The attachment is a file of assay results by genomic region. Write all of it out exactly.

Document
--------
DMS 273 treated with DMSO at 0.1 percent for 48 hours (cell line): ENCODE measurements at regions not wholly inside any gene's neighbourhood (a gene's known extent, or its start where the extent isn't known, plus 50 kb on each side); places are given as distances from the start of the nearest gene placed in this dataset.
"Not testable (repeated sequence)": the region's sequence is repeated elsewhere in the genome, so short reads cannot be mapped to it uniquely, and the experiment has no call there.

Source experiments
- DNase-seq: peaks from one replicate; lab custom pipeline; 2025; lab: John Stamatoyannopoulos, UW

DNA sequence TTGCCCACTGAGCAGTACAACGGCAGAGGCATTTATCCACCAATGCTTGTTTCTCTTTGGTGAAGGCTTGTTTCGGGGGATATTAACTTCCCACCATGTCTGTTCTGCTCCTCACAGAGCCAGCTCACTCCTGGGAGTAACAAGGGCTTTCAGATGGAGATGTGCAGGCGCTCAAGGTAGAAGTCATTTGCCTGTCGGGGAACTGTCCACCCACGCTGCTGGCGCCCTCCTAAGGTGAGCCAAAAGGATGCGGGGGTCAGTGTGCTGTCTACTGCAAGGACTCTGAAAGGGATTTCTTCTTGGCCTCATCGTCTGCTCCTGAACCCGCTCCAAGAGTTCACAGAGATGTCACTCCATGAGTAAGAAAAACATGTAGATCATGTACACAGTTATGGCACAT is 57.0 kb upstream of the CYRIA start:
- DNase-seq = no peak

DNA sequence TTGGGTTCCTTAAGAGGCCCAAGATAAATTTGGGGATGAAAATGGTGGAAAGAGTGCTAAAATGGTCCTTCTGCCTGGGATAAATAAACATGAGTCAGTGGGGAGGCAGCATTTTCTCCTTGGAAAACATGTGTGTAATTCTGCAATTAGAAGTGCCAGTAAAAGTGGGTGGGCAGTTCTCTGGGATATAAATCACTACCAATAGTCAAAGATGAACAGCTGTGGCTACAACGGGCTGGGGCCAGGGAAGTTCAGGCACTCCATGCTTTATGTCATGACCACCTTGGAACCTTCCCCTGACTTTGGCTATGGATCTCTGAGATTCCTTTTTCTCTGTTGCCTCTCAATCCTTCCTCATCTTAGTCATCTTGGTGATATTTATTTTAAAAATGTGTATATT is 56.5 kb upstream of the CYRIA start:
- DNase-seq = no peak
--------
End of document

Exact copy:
DMS 273 treated with DMSO at 0.1 percent for 48 hours (cell line): ENCODE measurements at regions not wholly inside any gene's neighbourhood (a gene's known extent, or its start where the extent isn't known, plus 50 kb on each side); places are given as distances from the start of the nearest gene placed in this dataset.
"Not testable (repeated sequence)": the region's sequence is repeated elsewhere in the genome, so short reads cannot be mapped to it uniquely, and the experiment has no call there.

Source experiments
- DNase-seq: peaks from one replicate; lab custom pipeline; 2025; lab: John Stamatoyannopoulos, UW

DNA sequence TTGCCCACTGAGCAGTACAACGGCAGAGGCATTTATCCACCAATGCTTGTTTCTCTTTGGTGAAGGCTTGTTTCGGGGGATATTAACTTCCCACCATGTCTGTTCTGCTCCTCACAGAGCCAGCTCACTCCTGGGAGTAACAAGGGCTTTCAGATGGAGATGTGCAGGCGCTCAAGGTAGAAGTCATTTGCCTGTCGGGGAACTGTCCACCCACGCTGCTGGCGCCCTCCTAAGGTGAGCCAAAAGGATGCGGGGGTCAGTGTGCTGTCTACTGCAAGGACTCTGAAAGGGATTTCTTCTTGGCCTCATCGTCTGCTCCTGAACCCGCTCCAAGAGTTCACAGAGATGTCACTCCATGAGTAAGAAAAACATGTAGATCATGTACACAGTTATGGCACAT is 57.0 kb upstream of the CYRIA start:
- DNase-seq = no peak

DNA sequence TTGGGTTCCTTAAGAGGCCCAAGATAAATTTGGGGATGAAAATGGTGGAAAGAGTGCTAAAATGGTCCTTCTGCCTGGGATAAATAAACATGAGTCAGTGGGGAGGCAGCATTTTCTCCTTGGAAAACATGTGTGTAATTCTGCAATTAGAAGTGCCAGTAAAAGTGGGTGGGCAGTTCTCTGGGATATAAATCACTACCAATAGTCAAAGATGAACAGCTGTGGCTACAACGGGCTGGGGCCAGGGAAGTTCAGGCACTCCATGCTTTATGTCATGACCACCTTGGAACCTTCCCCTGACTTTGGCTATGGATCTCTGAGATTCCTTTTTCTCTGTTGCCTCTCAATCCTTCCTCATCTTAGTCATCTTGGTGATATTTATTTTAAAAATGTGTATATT is 56.5 kb upstream of the CYRIA start:
- DNase-seq = no peak